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ABELARD TO APPLE: THE FATE OF AMERICAN COLLEGES AND UNIVERSITIES
MIT Press 2011
Available from Amazon.com on August 26, 2011

FOR IMMEDIATE RELEASE

Tess.Woods@newmancom.com or 617.202.4129

  Megan.Piccirillo@newmancom.com or 617-202-4104

“Both those who welcome and those (like me) who view with alarm the linking of undergraduate education to student career goals should read this wide-ranging and deeply informed analysis of the issues.”

Stanley Fish, Davidson-Kahn Distinguished University

Professor of Humanities and Law, Florida International University,

New York Times columnist, and author of How to Write a Sentence: And How to Read One

Abelard to Apple

The Fate of American Colleges and Universities

How institutions of higher learning can rescue themselves from irrelevance and marginalization in the age of iTunes U and YouTube EDU.

Richard A. DeMillo

Why is the cost of college skyrocketing? Is the education getting any better? Why are universities so slow to change? How important is research or that new student center?  Does intercollegiate athletics hurt or help academics? What exactly is tenure and is it a good thing?

Academic insider, Richard DeMillo, Director of the Center for 21st Century Universities, Distinguished Professor of Computing and Professor of Management at Georgia Institute of Technology, pulls the curtain back on American Colleges and Universities in his new book, ABELARD TO APPLE: The Fate of American Colleges and Universities (MIT Press, October 4, 2011).

Having spent years in both academia and industry (Hewlett-Packard’s first Chief Technology Officer), DeMillo points out that higher education is, suddenly, a rapidly growing marketplace and if a large majority of institutions aren’t able to change, they could face extinction.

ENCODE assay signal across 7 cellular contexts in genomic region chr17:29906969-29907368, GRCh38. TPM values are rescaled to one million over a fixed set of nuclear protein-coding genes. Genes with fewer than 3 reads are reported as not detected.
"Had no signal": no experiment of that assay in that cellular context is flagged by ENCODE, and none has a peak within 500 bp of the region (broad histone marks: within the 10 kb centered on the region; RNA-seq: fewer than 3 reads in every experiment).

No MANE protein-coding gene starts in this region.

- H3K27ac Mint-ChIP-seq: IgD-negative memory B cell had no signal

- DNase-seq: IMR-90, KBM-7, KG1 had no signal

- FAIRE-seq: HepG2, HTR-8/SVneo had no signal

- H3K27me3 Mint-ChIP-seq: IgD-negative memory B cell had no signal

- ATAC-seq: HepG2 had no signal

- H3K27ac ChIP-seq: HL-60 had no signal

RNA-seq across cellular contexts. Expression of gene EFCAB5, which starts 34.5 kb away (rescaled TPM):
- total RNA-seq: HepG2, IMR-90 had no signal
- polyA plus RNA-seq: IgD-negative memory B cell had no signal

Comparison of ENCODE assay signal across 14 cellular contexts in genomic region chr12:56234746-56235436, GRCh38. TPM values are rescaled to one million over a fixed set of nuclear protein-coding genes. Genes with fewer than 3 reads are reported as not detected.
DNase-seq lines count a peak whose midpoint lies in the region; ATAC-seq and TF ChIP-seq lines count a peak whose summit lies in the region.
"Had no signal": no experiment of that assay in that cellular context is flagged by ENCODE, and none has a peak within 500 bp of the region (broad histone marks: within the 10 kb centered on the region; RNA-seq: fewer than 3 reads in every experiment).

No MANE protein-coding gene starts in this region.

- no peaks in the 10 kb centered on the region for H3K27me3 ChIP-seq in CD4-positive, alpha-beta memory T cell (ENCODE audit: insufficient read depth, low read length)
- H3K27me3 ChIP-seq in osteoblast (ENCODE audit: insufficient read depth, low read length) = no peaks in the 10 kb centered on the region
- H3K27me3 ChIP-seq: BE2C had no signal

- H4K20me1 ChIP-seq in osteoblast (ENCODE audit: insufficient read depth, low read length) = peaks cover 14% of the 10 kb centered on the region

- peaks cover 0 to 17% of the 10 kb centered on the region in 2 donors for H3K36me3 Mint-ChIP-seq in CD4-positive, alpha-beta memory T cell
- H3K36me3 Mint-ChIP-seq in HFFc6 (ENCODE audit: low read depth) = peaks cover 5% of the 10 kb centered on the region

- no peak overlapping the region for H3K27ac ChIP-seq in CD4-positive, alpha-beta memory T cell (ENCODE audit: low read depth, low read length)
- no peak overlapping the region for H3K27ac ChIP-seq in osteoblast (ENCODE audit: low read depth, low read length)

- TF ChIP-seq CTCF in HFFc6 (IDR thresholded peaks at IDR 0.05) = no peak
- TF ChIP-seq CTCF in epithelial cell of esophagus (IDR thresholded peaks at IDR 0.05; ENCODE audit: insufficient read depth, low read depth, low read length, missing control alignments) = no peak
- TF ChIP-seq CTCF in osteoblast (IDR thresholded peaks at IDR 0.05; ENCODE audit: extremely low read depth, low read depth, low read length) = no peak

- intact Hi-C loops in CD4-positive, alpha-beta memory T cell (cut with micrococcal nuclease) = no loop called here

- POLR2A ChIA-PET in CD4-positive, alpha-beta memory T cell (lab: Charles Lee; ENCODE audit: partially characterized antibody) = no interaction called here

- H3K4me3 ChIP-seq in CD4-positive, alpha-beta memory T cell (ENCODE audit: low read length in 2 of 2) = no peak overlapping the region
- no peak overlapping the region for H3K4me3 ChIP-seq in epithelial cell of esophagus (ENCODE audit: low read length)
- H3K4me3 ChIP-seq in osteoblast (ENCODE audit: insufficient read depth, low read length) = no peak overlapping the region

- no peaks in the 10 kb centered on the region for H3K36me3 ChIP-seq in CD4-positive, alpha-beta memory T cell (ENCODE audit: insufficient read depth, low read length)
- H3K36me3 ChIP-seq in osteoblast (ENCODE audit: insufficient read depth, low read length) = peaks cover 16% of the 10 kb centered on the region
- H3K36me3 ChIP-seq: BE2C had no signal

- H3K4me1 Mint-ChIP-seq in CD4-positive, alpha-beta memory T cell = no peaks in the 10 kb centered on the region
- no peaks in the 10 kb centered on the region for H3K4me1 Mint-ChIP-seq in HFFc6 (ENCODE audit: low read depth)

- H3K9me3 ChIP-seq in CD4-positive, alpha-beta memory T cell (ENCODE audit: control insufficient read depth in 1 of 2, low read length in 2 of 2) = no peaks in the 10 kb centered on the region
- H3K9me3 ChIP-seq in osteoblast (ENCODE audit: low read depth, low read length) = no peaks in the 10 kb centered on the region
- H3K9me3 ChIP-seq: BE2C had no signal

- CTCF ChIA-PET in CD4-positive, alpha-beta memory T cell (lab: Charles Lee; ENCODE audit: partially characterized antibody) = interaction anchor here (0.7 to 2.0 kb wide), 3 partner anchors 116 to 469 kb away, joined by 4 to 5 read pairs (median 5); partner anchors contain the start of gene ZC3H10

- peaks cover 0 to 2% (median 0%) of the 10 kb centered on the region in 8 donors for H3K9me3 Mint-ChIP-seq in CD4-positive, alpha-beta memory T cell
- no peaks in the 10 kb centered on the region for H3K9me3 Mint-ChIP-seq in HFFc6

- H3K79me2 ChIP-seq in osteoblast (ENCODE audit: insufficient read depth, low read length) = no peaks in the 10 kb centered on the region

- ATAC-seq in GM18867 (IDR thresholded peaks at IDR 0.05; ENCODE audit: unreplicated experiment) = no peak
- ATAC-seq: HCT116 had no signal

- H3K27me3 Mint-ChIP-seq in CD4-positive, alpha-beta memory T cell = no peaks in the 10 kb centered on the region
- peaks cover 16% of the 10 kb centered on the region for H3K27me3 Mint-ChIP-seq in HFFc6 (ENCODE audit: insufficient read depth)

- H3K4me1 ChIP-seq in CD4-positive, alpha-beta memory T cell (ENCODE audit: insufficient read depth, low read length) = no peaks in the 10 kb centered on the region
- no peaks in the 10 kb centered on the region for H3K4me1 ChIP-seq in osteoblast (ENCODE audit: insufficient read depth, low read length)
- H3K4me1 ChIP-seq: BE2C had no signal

There are two thousand or so private and public institutions that DeMillo describes as “the Middle”– reputable educational institutions, yet not considered equal to the elite and entrenched upper echelon of the Ivy League and other prestigious schools.

In ABELARD TO APPLE, DeMillo issues a warning — to the Middle, to parents, students, alumni, employers, and politicians — “It’s not too late to change. But if things don’t change, many colleges and universities are heading for irrelevance and marginalization.”

This is a book that should be read like a novel. Each chapter reveals a little more about the forces shaping our institutions, the character of American higher education, and why some universities make good choices while others do not. DeMillo argues that if the Middle can define a compelling value proposition and focus on delivering it, there is hope.

ABELARD TO APPLE culminates with DeMillo’s road map for change with ten rules for the 21st century, including:

  • Define your value – forget who is above you and stop the “institutional envy” by comparing yourself.
  • Become an architect – find a way to balance the faculty-centrism and the student-centrism. A university that focuses too intently on the needs of its faculty eventually becomes inflexible and bogged down by minutia.
  • Use technology – do not assume that technology will alter the landscape without fundamental institutional change. Use technology to focus on value creation.